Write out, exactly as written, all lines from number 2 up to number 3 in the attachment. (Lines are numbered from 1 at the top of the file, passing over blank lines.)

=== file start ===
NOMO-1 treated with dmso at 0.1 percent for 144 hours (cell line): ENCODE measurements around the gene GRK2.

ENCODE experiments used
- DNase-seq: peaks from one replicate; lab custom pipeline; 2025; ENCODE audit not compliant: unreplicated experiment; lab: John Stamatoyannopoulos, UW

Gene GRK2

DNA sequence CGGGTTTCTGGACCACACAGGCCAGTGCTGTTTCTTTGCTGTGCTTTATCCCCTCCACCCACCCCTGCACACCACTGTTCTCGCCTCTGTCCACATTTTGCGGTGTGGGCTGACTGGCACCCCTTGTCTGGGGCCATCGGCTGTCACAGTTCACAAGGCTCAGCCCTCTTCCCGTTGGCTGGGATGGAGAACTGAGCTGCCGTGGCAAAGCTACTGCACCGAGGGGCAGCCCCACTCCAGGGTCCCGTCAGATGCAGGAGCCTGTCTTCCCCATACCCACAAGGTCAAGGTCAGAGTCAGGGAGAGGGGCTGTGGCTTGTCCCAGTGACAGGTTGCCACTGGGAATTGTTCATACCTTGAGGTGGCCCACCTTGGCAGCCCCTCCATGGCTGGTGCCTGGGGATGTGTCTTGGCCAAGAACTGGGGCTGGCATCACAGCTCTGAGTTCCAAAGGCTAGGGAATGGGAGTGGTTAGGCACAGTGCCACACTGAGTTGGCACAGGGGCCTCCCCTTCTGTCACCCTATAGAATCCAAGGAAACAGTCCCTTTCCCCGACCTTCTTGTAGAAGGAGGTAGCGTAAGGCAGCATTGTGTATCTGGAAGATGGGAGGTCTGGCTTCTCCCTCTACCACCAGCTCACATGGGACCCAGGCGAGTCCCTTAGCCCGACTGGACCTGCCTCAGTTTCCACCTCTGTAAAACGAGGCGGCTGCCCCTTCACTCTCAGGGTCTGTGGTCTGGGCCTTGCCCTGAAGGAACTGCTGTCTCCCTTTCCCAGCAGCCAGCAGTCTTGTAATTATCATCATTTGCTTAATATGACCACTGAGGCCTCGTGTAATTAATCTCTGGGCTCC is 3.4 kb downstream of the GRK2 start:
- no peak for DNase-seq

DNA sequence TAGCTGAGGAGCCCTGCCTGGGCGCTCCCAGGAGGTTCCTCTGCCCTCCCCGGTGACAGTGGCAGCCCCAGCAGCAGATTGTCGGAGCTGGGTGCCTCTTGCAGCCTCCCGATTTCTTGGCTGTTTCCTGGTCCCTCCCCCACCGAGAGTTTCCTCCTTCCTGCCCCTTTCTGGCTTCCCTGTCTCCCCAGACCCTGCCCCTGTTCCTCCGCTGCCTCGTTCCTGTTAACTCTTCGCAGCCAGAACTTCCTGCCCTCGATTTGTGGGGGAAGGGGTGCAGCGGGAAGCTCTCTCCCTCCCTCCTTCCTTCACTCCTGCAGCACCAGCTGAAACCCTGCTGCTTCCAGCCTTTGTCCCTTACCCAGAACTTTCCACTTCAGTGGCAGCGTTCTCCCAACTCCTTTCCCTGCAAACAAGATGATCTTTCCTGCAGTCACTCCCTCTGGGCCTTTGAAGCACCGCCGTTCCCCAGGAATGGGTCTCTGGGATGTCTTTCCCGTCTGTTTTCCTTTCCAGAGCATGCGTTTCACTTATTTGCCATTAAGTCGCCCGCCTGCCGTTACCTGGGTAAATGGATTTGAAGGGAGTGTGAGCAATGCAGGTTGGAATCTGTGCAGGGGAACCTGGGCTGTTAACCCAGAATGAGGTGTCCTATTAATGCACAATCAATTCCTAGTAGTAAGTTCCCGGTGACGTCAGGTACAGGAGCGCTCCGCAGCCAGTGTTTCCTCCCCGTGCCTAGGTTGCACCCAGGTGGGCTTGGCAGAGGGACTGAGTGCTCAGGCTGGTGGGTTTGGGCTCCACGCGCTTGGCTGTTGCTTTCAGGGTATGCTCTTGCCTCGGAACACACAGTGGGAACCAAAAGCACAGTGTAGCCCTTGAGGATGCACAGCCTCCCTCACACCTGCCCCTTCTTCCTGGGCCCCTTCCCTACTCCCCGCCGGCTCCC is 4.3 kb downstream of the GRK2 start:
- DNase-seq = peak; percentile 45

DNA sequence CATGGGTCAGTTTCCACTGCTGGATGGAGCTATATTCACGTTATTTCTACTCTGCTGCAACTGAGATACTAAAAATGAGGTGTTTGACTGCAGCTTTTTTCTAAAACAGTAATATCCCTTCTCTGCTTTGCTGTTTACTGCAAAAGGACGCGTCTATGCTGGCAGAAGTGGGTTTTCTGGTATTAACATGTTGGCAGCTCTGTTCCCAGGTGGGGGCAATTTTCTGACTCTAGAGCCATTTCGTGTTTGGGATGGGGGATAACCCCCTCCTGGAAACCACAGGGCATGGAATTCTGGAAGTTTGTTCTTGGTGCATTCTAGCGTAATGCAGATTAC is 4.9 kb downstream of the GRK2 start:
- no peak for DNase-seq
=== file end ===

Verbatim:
ENCODE experiments used
- DNase-seq: peaks from one replicate; lab custom pipeline; 2025; ENCODE audit not compliant: unreplicated experiment; lab: John Stamatoyannopoulos, UW